by Joanne Camas
We're being told to eat more whole grains. There's no escaping the message. But do most people know exactly what "whole grain" means? "The definition should be simple, but it's impressively not," says Catherine Meng, communications manager at Community Grains in Oakland, CA, which buys a variety of local grains from mid-size farmers and sells them as whole-grain flours and pastas.
"'Whole' should be 100 percent of the grain," she adds, "and yet for some reason it is often 51 percent or can allow some sifting or separation. There always seems to be an inordinate amount of small print or confusing language when it comes to whole grains."
Even the government hasn't nailed down a definition of "whole grain." "The FDA has been trying for some time, but only got as far as a draft in 2010," explains Meng. "That is why we felt compelled as a company to create our own Whole Grain Standard that is on all of our boxes and states that we mill our grain whole and never separate it. Nothing is taken out, nothing is added."
Whole grains also have better taste and nutritional value than their processed cousins, says Meng. "A huge part of the flavor of wheat gets lost in most conventional milling. The germ contains oils that help transmit flavor and adds richness, and the bran is packed with fiber and adds texture -- two parts of the wheat seed that are not included in white flour.
"We are about flavor first, but at the same time it is alarming to see so much of what ails us health-wise linked back to highly processed foods. Milling is at heart a form of food processing," Meng explains, "but we believe there are ways to do it that preserve as much flavor and nutrients as possible, resulting in a product that tastes better and is better for you."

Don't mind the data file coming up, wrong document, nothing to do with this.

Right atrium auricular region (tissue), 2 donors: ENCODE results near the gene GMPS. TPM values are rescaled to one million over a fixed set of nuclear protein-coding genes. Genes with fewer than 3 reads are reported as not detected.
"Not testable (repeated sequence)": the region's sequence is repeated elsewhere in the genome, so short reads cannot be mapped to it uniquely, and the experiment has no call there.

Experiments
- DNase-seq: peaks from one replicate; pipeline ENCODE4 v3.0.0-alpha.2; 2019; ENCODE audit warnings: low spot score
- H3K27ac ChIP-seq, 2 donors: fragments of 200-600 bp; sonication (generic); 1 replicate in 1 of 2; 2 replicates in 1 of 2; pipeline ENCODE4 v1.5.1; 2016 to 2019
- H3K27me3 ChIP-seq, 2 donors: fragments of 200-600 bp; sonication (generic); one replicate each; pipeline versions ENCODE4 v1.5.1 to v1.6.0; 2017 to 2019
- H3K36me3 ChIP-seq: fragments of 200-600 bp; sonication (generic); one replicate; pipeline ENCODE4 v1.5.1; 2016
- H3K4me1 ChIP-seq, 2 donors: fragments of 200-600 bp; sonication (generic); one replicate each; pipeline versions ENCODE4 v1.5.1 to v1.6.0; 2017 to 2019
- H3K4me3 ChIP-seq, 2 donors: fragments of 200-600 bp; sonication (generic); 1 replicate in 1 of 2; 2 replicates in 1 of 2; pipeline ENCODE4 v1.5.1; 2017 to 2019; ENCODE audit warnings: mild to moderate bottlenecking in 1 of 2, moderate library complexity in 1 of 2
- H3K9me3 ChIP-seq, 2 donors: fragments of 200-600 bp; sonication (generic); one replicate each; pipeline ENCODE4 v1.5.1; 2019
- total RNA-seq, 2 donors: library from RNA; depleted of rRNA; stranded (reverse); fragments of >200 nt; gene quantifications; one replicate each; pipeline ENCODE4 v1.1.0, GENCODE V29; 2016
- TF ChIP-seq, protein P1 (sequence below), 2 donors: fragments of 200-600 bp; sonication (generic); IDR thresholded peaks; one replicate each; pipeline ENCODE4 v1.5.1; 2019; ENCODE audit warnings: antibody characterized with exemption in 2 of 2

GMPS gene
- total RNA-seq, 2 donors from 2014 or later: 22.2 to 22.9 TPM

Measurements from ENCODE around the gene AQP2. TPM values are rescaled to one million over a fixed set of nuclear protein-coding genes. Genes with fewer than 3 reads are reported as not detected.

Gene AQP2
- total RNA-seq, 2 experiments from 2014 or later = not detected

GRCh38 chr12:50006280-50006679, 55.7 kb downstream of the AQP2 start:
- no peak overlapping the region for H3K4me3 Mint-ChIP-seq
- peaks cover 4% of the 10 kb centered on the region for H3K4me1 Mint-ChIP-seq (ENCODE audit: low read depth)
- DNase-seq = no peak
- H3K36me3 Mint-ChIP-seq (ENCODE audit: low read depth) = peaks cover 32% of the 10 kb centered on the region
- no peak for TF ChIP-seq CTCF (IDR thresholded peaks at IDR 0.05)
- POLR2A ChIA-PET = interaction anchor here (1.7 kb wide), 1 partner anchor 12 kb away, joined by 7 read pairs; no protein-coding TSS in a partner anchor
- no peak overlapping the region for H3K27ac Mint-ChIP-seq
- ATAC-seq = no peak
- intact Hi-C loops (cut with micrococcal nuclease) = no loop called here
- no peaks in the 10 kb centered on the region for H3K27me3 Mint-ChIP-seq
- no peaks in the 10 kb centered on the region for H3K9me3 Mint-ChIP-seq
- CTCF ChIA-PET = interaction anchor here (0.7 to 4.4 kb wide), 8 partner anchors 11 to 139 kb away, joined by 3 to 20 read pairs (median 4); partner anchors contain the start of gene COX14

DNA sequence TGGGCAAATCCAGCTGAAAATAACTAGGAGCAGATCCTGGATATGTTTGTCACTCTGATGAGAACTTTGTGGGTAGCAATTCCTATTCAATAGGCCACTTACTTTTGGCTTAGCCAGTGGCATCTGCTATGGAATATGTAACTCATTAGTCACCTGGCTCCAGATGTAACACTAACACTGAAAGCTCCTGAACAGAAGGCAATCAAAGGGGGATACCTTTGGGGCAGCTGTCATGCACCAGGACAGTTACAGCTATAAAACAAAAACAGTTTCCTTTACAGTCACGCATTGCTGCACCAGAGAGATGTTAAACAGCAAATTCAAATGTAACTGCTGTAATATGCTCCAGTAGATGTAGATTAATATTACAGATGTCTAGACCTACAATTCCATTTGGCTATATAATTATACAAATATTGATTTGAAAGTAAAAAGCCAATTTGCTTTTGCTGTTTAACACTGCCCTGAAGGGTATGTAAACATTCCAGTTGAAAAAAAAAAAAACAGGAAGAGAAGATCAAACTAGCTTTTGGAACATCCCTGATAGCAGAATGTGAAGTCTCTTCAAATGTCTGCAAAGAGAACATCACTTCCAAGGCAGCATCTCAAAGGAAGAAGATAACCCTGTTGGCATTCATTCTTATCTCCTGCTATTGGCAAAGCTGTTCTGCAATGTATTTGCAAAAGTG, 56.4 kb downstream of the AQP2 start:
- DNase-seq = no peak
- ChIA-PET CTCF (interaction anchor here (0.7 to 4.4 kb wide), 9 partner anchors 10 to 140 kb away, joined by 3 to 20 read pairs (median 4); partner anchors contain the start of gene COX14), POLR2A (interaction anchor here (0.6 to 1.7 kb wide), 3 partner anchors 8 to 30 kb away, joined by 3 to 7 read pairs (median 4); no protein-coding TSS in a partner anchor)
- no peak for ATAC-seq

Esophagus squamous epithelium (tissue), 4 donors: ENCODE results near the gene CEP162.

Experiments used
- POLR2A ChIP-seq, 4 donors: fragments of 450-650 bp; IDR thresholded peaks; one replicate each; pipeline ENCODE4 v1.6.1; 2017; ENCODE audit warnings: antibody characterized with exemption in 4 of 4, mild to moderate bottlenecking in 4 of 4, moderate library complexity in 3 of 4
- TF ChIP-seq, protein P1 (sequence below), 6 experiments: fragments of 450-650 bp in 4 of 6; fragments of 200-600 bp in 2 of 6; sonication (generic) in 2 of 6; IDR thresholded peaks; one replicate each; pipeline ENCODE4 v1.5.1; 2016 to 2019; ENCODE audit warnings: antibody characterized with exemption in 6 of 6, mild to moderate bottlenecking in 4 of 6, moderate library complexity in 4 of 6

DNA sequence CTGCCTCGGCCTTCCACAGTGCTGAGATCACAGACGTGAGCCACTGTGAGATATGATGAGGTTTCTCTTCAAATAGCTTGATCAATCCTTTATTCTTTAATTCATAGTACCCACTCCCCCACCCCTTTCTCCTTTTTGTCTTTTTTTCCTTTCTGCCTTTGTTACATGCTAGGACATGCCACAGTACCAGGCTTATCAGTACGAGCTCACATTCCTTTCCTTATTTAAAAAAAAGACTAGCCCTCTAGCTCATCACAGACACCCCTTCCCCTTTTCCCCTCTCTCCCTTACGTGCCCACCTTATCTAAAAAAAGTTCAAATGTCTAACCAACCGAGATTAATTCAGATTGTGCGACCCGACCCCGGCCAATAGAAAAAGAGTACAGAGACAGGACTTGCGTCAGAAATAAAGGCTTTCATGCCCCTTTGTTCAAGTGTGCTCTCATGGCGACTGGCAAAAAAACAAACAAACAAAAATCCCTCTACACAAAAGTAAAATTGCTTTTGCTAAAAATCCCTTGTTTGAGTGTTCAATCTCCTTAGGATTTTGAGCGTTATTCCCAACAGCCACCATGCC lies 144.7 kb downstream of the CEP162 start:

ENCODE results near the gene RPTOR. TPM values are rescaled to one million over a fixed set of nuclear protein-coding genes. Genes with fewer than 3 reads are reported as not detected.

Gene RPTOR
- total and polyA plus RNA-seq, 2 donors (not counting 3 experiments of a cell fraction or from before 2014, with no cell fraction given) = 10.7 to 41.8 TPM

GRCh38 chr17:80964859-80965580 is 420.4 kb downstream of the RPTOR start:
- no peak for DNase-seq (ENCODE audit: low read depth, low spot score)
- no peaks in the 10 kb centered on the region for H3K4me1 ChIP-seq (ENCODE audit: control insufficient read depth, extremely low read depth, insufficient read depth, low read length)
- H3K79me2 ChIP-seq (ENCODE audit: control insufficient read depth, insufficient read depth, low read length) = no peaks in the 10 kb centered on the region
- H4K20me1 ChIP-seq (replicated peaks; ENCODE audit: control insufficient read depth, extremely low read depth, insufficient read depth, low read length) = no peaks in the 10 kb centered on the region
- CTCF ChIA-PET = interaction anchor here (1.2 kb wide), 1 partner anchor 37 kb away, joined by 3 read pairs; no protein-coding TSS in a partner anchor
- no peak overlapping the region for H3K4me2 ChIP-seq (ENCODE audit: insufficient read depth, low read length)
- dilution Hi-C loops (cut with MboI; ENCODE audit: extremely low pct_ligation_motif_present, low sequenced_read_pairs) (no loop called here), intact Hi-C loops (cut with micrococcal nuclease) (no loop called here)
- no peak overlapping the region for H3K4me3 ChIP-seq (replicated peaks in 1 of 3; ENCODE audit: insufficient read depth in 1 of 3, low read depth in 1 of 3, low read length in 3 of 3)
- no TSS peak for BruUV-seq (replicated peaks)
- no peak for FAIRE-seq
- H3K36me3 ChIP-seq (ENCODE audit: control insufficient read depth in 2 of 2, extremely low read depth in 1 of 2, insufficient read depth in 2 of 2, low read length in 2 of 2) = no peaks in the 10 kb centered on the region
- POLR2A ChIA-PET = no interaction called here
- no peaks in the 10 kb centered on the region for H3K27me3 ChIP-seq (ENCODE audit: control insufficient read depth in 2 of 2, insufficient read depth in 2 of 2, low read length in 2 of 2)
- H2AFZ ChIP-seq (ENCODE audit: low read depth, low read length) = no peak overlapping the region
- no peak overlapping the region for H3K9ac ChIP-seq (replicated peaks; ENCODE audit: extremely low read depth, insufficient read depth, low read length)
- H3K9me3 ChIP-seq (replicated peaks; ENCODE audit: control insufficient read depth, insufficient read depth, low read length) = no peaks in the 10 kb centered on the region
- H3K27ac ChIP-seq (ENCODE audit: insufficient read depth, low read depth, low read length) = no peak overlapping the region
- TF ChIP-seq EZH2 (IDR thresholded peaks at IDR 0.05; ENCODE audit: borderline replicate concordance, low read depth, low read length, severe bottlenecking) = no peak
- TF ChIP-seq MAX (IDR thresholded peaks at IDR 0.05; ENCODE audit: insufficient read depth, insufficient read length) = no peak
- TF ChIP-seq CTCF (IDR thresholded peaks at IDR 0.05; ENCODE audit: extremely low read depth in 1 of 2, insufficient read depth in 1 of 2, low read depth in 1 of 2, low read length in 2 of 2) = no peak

Community Grains is working on selling both whole-grain products and the idea that people will need to pay more for local grains from small farmers. "A good number of people still believe that the staples should be the cheapest," Meng says, "and the structure that exists (large-scale industrialized centralized farming and processing) allows for that. That structure does not allow for smaller-scale farms wanting to grow grains for their immediate community, nor does it allow for the consumer to know where their grain is coming from or how it was processed."
Identity Preserved Fettuccine is an example of the way Community Grains works to inform and educate customers. "On the front of the package we list the type and variety of the wheat, where it was grown, when it was harvested, and where and when it was milled," Meng adds.
But why does local have to mean more expensive? Meng says processing grain on a smaller scale requires infrastructure that existed before the Industrial Revolution but no longer does. "Creating that infrastructure is one part of that additional cost, but also once you are existing outside of that industrialized, automated system, there is a greater amount of skill and knowledge required," she says. "Once people understand that part of our mission -- to empower the farmer, the miller, and the eaters -- they are willing and eager to pay more. Our IP fettuccine has been a huge hit at local farmers' markets."
Community Grains flour was recently featured in The New York Times: "Martha Rose Shulman did a week's worth of focaccia recipes using our flour that had the whole office drooling," says Meng. "The potato focaccia in particular is one that exemplifies the kind of creativity cooking with whole grains allows for. Maria Speck is another wonderful resource."
Meng's personal favorite recipe? "Chocolate chip cookies are something most people take for granted and assume can't really be improved on, but our flour adds a whole new level of flavor -- also, the texture is better and they look gorgeous, with a dark, golden color. It is impossible to go back to white-flour chocolate chip cookies after having Community Grains whole-grain cookies!"
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